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Canadians wade into latest Bath conservation row, taking on James Dyson - images

Canada's architectural community appears to be mobilising in a bid to save a Victorian building in Bath by a former chief architect of Canada.

At the source of the current controversy are plans to demolish the Newark Works factory ( pictured), by Thomas Fuller, a British-born architect who went on to achieve fame in North America.

If approved, the site would become home to a Wilkinson Eyre-designed academy sponsored by industrial design magnate James Dyson.

Earlier this week it emerged that conservationists were mobilising to halt the demolition by getting the 1850 building spot-listed.

And now they are being joined by their Canadian colleagues, who consider Fuller a far more important architectural figure than he is known to be in Britain - he designed the first Canadian Parliament in Ottawa and the New York State capitol in Albany.

'I hope there will be a hue and cry from Canada,' Dorothy Mindenhall, an architectural historian, currently co-authoring a book about Fuller with University of Victoria professor Christopher Thomas, told Canada's Globe and Mail.

'To my mind, this big, longitudinal building with a stone facade shows how he had developed the skill to produce the kinds of buildings he produced in Canada,' she added.

Both Mindenhall and Thomas have now lodged official objections to destroying Fuller's factory, citing its significance to Canada's architectural heritage. The Montreal-based Society for the Study of Architecture in Canada is also expected to weigh in on the controversy.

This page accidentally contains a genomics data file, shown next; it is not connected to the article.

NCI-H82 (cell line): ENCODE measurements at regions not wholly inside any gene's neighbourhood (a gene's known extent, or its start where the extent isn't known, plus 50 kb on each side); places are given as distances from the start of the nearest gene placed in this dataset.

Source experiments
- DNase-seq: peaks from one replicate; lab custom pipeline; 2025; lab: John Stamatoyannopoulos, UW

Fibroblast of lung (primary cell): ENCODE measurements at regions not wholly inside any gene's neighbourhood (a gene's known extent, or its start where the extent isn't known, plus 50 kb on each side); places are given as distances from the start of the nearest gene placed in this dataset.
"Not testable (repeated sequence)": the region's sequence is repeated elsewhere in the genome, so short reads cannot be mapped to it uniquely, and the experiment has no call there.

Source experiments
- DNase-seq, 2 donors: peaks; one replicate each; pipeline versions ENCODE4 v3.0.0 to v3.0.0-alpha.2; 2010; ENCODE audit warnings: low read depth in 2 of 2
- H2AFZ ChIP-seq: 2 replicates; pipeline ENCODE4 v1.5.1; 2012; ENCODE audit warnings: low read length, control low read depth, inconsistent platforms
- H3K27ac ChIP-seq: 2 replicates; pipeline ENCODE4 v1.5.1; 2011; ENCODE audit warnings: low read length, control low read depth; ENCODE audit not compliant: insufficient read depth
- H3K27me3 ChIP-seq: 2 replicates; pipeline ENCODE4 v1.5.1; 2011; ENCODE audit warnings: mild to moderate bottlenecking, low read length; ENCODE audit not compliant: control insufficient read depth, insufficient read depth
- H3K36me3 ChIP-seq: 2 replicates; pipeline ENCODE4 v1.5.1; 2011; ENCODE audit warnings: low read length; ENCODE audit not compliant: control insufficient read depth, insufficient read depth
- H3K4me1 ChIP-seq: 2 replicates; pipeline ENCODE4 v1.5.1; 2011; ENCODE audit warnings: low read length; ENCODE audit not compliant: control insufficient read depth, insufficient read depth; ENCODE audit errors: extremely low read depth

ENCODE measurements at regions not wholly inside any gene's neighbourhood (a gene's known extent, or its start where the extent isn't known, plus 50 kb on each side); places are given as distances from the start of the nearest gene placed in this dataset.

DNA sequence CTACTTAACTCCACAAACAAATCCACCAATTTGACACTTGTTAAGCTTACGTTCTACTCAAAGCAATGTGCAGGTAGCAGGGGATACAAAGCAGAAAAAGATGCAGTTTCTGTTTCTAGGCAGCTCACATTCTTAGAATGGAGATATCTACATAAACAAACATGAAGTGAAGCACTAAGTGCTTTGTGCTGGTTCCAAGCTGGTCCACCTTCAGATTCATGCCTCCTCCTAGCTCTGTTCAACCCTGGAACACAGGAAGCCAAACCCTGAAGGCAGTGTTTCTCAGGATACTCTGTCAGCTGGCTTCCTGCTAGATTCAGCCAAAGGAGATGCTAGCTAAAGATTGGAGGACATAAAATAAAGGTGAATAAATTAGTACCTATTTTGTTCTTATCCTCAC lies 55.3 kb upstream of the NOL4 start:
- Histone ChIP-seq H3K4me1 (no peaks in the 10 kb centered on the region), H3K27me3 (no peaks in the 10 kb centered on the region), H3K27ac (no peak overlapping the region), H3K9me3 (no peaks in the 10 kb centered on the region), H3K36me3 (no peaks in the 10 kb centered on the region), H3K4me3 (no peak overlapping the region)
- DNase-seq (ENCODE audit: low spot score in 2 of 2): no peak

However yesterday Wilkinson Eyre took the opportunity to explain its demolition plans. 'Bath has a rich heritage of wonderful architecture, but we do not believe the Newark Works to be architecturally significant,' Chris Wilkinson said.

'This is a redundant industrial building outside the historic centre and within an area allocated for redevelopment.

'Demolition of the existing buildings was felt to be necessary by all parties in order to create safe access to the site for students and pupils, to allow the site to be raised above flooding level and to achieve two significant education developments within a realistic budget whilst contributing to the cultural sustainability of Bath,' Wilkinson added.

by Ed Dorrell

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